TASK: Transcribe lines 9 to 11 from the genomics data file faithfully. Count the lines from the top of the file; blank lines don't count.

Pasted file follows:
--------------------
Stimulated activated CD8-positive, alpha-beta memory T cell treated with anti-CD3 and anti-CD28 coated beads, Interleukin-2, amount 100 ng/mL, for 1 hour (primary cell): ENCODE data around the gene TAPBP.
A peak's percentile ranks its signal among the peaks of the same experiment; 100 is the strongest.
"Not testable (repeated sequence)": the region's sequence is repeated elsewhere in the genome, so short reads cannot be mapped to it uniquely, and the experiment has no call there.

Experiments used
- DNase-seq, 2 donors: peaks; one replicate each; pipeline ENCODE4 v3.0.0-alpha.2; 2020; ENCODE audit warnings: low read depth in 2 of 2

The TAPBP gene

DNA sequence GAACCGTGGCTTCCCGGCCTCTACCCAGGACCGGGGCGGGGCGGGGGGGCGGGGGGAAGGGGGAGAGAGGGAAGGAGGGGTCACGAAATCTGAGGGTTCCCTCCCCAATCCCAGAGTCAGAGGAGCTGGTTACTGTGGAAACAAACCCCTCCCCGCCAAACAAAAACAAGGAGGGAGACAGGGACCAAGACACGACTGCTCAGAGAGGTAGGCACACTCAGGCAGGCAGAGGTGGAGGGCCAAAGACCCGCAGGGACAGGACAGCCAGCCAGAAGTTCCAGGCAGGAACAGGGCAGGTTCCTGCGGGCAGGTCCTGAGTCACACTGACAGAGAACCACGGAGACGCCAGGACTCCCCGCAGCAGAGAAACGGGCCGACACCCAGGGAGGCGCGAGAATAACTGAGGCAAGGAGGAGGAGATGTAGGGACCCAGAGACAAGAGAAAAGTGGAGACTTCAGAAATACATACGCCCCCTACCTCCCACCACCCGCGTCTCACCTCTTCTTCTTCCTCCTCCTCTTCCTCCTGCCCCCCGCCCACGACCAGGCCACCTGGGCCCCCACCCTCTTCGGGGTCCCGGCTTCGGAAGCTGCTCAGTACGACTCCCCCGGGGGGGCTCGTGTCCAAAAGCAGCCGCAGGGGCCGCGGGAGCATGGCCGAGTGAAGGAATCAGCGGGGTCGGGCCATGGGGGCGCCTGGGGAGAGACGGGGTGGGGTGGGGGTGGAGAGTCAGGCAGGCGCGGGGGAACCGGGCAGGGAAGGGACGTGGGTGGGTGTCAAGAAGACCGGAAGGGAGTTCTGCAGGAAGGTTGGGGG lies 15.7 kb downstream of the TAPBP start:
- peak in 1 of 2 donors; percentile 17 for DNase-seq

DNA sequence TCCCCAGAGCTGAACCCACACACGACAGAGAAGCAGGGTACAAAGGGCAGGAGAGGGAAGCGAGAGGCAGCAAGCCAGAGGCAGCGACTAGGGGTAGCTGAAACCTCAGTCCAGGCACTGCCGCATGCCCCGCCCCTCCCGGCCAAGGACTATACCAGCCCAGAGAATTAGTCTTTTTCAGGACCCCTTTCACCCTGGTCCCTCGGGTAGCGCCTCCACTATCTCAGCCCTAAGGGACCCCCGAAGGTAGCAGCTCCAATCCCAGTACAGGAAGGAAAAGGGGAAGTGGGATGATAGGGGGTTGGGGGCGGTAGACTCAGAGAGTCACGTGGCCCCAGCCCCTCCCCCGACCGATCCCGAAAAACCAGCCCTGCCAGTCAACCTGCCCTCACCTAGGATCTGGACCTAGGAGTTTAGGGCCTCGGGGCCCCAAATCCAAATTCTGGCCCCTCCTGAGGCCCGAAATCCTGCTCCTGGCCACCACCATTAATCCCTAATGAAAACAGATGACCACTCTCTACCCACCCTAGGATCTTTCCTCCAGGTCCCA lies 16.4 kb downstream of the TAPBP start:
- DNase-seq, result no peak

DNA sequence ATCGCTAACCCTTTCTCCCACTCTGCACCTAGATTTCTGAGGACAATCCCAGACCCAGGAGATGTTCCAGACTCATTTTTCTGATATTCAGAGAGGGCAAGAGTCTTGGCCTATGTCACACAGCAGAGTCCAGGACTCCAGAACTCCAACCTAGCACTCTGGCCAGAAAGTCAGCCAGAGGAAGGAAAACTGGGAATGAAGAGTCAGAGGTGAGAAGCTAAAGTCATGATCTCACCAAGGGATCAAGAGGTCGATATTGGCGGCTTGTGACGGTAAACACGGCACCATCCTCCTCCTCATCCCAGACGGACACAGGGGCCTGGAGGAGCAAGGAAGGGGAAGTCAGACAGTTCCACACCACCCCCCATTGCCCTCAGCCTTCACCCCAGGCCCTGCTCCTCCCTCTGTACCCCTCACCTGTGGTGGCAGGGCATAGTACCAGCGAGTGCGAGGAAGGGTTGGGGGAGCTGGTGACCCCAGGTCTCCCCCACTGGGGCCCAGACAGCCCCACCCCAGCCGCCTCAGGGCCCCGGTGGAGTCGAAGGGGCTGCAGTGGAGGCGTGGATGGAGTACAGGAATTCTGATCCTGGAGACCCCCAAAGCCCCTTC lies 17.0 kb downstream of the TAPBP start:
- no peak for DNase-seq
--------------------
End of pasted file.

DNA sequence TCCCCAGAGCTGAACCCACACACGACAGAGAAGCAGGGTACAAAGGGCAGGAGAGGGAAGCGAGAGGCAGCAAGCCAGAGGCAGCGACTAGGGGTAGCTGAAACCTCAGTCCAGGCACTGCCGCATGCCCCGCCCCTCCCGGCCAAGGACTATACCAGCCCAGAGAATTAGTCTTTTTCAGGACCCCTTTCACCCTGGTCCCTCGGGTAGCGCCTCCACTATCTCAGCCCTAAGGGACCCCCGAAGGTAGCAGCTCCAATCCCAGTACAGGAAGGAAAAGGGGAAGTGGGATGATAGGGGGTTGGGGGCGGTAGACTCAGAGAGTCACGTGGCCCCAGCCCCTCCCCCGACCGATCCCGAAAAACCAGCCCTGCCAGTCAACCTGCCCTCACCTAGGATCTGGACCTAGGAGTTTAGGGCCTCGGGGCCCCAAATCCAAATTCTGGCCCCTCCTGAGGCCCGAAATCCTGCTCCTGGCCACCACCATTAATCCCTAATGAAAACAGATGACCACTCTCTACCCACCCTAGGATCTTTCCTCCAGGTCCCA lies 16.4 kb downstream of the TAPBP start:
- DNase-seq, result no peak

DNA sequence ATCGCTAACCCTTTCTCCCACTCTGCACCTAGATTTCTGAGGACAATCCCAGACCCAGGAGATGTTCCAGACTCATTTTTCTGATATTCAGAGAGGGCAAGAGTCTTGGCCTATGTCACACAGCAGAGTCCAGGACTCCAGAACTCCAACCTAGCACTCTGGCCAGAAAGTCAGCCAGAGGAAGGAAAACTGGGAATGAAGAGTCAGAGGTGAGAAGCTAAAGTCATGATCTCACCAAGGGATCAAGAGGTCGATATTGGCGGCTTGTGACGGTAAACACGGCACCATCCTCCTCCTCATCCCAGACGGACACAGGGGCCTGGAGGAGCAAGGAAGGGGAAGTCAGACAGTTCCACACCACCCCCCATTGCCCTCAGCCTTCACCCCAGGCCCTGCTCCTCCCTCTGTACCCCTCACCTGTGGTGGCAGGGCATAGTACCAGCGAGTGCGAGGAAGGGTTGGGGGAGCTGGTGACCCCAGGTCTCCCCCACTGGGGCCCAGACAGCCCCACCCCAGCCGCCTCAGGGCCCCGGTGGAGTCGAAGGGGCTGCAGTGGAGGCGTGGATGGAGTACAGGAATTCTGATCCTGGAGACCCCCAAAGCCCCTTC lies 17.0 kb downstream of the TAPBP start: